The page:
We moved our site over to AWS Elastic Beanstalk , not only did response times on the site practically become instant, our cloud bill for the application was cut in half.

          In database world we are currently using Amazon RDS for PostgreSQL also, we have both MariaDB and Microsoft SQL Server both hosted on Amazon RDS. The plan is to migrate to AWS Aurora Serverless for all 3 of those database systems.

          Additional services we use for our public applications: AWS Lambda, Python, Redis, Memcached, AWS Elastic Load Balancing (ELB), Amazon Elasticsearch Service, Amazon ElastiCache

          See more
          StackShare Editors
          StackShare Editors
          Prometheus
          Prometheus
          Chef
          Chef
          Consul
          Consul
          Memcached
          Memcached
          Hack
          Hack
          Swift
          Swift
          Hadoop
          Hadoop
          Terraform
          Terraform
          Airflow
          Airflow
          Apache Spark
          Apache Spark
          Kubernetes
          Kubernetes
          gRPC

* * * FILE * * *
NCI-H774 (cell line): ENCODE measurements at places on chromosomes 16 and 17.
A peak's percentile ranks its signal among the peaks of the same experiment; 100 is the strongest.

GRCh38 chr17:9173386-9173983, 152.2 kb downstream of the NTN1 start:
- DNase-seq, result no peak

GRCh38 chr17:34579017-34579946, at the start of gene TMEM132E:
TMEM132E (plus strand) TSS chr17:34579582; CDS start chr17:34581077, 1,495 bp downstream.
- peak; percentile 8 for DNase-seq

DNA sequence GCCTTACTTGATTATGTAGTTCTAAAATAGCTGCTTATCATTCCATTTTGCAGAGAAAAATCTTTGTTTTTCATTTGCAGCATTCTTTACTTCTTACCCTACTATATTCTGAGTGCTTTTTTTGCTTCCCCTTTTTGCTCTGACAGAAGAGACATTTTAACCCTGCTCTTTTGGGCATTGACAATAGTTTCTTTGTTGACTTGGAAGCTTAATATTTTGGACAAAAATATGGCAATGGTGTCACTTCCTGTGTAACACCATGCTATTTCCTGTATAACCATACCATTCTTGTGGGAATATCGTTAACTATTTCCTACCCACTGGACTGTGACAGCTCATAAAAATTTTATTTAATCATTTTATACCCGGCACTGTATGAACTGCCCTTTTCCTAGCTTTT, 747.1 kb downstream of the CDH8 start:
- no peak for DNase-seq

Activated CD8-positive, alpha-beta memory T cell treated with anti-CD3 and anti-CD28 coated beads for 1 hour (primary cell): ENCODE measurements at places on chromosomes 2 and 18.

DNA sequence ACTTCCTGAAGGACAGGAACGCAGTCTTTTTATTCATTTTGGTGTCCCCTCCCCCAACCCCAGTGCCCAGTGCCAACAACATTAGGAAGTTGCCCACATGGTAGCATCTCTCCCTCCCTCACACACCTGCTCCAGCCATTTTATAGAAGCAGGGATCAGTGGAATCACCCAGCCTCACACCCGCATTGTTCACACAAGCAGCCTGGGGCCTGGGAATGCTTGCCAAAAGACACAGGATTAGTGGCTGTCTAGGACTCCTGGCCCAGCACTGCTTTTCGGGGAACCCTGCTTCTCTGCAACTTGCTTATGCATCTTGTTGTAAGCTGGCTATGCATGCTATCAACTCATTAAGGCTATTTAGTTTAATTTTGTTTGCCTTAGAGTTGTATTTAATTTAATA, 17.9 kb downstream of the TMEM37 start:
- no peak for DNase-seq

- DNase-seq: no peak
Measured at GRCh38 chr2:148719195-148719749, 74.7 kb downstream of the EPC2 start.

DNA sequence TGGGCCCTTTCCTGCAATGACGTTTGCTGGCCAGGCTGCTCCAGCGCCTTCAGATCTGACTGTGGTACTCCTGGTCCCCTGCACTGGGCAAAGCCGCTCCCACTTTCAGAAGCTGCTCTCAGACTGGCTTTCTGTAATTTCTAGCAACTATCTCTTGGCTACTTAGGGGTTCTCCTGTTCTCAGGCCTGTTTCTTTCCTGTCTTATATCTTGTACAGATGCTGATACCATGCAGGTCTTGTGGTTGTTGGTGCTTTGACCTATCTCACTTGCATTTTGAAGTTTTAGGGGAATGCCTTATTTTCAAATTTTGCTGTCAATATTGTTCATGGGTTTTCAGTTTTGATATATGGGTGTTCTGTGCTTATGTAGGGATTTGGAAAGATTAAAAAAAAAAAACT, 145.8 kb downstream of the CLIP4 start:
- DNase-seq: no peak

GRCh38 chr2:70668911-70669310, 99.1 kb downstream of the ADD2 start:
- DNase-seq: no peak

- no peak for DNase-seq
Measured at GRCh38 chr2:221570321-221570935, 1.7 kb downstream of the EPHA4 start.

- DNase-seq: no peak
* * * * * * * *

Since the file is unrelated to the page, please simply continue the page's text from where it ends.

gRPC
          HHVM (HipHop Virtual Machine)
          HHVM (HipHop Virtual Machine)
          Presto
          Presto
          Kotlin
          Kotlin
          Apache Thrift
          Apache Thrift

          Since the beginning, Cal Henderson has been the CTO of Slack. Earlier this year, he commented on a Quora question summarizing their current stack.

          Apps
          • Web: a mix of JavaScript/ES6 and React.
          • Desktop: And Electron to ship it as a desktop application.
          • Android: a mix of Java and Kotlin.
          • iOS: written in a mix of Objective C and Swift.
          Backend
          • The core application and the API written in PHP/Hack that runs on HHVM.
          • The data is stored in MySQL using Vitess.
          • Caching is done using Memcached and MCRouter.
          • The search service takes help from SolrCloud, with various Java services.
          • The messaging system uses WebSockets with many services in Java and Go.
          • Load balancing is done using HAproxy with Consul for configuration.
          • Most services talk to each other over gRPC,
          • Some Thrift and JSON-over-HTTP
          • Voice and video calling service was built in Elixir.
          Data warehouse
          • Built using open source tools including Presto, Spark, Airflow, Hadoop and Kafka.
          Etc
          See more
          Julien DeFrance
          Julien DeFrance
          Principal Software Engineer at Tophatter · | 16 upvotes · 895.1K views
          atSmartZipSmartZip